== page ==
The Mistress of Tall Acre

By: Laura Frantz

To reorient himself, he latched onto the open corner cupboard where medicines were kept, the two wing chairs and tea table before the cold hearth. His gaze finally settled on the bed dressed with crewel embroidery.

“Seamus.” Anne lay back on the bank of downy pillows, looking exhausted but triumphant. “Come meet your new daughter.”

Spurs scraped the heart-pine floor before he stepped onto a lush rug and took a seat on the edge of the four-poster bed as carefully as he could. In light of the doctor’s unwelcome words, the ever-delicate Anne seemed made of spun glass. If she was broken, he was to blame, at sixteen stone and over six feet.

As she settled the newborn in his arms, the catch in his throat nearly stole all speech. One tiny hand peeked from the blanket, the plump face red and round as an orchard apple. He swallowed hard. “She’s . . . beautiful.”

Something wistful kindled in Anne’s eyes. “You were hoping for a boy, though you never said so.”

He gave a slight, dismissive shrug. “Soldiers always want sons.”

“There’ll be some, Lord willing. As soon as I’m well again . . .”

Her guileless words seared his heart. Spurlock hadn’t told her then, but had left it up to him. Well, he wouldn’t do it now. Let their dream of a large family be left intact a little longer.

Her lovely face turned entreating. “What shall we call her?”

The pride and expectancy in her eyes brought a wave of shame. He wouldn’t confess he’d only entertained male names and had given little thought to a girl. Even his men had wagered on a boy, placing bold bets about the campfire till he’d ridden home to settle the matter himself.

“A name . . .” Lowering his head, he nuzzled the baby’s ear, her downy neck and fuzz of dark hair. The decision came quick. He was used to thinking on his feet. As Washington’s newly appointed major general, he could do little else. “Why not Lilias Catherine?”

“After my mother and yours?” Surprise shone in Anne’s eyes. “Of course. ’Tis perfect.”

He hesitated, looking into his daughter’s face as if seeking answers. She seemed too little to merit such an onerous name. “We’ll call her Lily Cate.”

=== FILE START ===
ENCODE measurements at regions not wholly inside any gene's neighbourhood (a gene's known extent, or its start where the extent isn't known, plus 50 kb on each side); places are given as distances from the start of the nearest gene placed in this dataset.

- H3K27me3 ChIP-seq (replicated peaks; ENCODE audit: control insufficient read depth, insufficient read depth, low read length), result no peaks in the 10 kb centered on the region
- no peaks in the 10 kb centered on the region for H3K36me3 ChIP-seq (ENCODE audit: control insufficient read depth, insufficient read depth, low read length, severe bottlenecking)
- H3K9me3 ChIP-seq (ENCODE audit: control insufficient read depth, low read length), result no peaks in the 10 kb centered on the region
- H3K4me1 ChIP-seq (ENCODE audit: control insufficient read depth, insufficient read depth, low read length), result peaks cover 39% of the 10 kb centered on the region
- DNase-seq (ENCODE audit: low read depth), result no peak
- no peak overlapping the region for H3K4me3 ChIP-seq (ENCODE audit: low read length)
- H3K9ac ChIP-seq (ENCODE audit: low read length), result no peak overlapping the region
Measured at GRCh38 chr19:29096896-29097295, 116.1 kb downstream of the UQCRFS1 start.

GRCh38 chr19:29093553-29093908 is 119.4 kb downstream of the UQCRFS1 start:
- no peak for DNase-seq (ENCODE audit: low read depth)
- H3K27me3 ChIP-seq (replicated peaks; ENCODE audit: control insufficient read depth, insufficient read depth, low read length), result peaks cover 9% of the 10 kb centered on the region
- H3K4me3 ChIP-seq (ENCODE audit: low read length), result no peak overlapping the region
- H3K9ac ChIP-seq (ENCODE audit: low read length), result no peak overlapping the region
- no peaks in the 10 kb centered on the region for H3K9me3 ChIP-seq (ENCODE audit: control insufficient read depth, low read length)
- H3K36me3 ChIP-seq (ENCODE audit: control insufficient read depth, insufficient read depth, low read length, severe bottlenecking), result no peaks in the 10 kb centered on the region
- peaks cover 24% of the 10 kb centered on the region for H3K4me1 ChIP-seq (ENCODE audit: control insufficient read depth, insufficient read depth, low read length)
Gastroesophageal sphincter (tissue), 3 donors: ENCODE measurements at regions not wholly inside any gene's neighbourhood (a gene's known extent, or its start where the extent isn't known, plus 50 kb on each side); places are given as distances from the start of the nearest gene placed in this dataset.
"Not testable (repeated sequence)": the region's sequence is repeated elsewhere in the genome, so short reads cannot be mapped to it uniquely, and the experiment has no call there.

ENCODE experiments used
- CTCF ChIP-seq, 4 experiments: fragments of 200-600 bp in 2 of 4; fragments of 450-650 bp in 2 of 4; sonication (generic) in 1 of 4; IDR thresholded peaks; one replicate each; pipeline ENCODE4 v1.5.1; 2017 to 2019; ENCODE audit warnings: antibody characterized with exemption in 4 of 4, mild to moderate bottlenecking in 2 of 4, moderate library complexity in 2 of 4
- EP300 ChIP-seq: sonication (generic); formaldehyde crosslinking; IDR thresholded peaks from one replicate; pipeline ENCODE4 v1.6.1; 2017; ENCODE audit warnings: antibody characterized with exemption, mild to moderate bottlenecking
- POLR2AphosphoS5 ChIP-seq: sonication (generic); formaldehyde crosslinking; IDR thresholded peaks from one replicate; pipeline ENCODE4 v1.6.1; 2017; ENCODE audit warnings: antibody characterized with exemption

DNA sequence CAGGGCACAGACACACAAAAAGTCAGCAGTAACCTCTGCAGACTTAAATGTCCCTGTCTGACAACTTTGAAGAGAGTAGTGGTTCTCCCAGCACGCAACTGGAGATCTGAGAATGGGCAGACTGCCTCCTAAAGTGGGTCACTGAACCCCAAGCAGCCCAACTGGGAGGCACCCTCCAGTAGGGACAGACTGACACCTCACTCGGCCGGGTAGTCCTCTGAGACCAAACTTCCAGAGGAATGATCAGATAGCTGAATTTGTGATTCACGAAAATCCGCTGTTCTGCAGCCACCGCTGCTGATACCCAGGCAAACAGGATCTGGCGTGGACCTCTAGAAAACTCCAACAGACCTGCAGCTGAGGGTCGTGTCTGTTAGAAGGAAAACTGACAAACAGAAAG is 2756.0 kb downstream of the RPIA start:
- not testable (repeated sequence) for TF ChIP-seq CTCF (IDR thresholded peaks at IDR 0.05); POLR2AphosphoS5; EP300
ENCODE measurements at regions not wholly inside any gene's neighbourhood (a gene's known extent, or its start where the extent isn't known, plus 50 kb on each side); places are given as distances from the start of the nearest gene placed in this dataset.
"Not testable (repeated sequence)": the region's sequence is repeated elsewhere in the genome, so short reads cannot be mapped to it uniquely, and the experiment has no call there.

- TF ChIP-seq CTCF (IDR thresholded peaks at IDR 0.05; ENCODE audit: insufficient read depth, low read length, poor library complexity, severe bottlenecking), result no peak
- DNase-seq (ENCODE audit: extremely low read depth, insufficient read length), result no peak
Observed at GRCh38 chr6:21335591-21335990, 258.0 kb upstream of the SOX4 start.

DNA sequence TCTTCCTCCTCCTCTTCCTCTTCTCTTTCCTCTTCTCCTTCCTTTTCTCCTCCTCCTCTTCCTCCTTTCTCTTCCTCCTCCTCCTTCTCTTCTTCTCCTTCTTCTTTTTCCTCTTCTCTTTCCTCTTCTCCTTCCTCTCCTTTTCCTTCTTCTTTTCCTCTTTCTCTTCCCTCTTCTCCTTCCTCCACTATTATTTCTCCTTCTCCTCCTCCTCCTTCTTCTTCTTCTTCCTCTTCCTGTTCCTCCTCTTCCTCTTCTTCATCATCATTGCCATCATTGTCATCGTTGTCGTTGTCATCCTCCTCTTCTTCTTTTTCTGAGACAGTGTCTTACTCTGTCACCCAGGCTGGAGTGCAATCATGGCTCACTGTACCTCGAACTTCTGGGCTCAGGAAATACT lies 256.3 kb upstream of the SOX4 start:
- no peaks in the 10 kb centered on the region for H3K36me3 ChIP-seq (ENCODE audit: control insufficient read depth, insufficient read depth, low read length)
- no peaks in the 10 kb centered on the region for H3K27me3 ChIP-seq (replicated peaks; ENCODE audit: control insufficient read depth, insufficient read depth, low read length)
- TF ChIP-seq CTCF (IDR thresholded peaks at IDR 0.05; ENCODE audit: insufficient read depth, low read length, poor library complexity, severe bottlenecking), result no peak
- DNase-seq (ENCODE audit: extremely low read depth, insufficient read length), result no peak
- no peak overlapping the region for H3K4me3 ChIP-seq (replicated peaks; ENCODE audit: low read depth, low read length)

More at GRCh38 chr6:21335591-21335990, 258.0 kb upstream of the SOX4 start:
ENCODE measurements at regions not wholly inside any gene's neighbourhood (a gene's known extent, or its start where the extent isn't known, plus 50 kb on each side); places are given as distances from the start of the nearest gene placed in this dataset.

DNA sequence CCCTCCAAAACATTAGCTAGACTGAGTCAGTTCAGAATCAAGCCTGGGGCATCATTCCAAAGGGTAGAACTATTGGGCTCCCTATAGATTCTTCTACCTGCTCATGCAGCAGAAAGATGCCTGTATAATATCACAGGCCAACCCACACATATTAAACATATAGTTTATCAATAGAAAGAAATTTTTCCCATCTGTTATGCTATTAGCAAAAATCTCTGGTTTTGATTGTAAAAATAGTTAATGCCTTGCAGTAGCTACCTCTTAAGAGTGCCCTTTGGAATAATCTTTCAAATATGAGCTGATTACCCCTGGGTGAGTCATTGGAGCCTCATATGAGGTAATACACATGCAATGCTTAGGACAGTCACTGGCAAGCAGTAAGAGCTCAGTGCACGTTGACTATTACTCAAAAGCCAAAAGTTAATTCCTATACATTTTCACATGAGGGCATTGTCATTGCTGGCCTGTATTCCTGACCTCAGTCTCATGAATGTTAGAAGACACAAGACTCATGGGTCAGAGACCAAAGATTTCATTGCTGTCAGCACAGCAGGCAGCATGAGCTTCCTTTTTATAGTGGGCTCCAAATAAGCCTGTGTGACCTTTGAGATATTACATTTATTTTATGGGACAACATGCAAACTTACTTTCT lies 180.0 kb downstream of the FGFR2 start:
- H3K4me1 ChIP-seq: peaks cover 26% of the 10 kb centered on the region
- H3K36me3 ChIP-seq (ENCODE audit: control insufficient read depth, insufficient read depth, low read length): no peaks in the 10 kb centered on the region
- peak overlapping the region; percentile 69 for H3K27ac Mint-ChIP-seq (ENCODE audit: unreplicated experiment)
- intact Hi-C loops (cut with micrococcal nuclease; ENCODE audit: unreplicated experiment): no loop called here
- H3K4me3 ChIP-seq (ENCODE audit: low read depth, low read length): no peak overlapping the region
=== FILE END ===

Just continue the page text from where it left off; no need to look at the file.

Nodding, Anne sank back on the pillows, her face so pale he could see the path of blue veins beneath. “I’m relieved. I didn’t want you riding away without knowing.”

He smiled. “Let me take her till you’ve slept for a few hours. Doctor Spurlock said she won’t be hungry yet, and—” He took a breath, fighting the lurch of leaving. “I don’t know when I’ll be back.” The casual phrasing was more lie. He didn’t know if he’d be back.

Her hazel eyes held his. “How is it on the field?”

The question wrenched him. She rarely asked. Their brief times together were too precious to be squandered on melancholy things.

“’Tis a strange war. We drill. We wait. We fight and fall back.” He wouldn’t tell her the biggest battle of his life was imminent, or that American forces were weak—deprived and diseased—and no match for Clinton’s redcoats. Leaning forward, careful of the warm weight in his arms, he kissed her gently on the cheek. “I’ll go below and introduce Miss Lily Cate to the household.”

Yawning, eyes already half closed, Anne gave a last, lingering look at the baby. Down the wide, curving stair he went to a staff on tenterhooks since dawn. The birth had been—what had Spurlock said?—brutal. His people deserved a look, at least. The midwife was in the foyer preparing to leave, her daughter with her.

“Mistress Menzies, I’ll settle up with you before you go.” He glanced from her to her daughter, both of them looking far less disheveled than the doctor.

“There’s no fee, General, not for a hero of the Revolution.” Pulling on her gloves, Mistress Menzies smiled in her genteel, unruffled way, reminding him that she was no ordinary midwife.

“I have you to thank for calling in Spurlock when the situation became . . . untenable,” he told her.

“You can thank my daughter for that, General. She is fleet of foot and a midwife in the making.”

He took in Sophie Menzies in a glance. Dark. Plain. Clad in a fine crimson cape like her mother’s.

“Then I thank you too, Miss Menzies,” he said.

She smiled up at him, blue gaze fastening on the baby in his arms. “Have you named her, General Ogilvy?”

“Aye, she’s to be called Lily Cate.”

The pleasure in her expression seemed confirmation. “Lovely and memorable,” she said with her mother’s poise and a hint of her father’s Scots burr. “I bid you and your wee daughter good day.”

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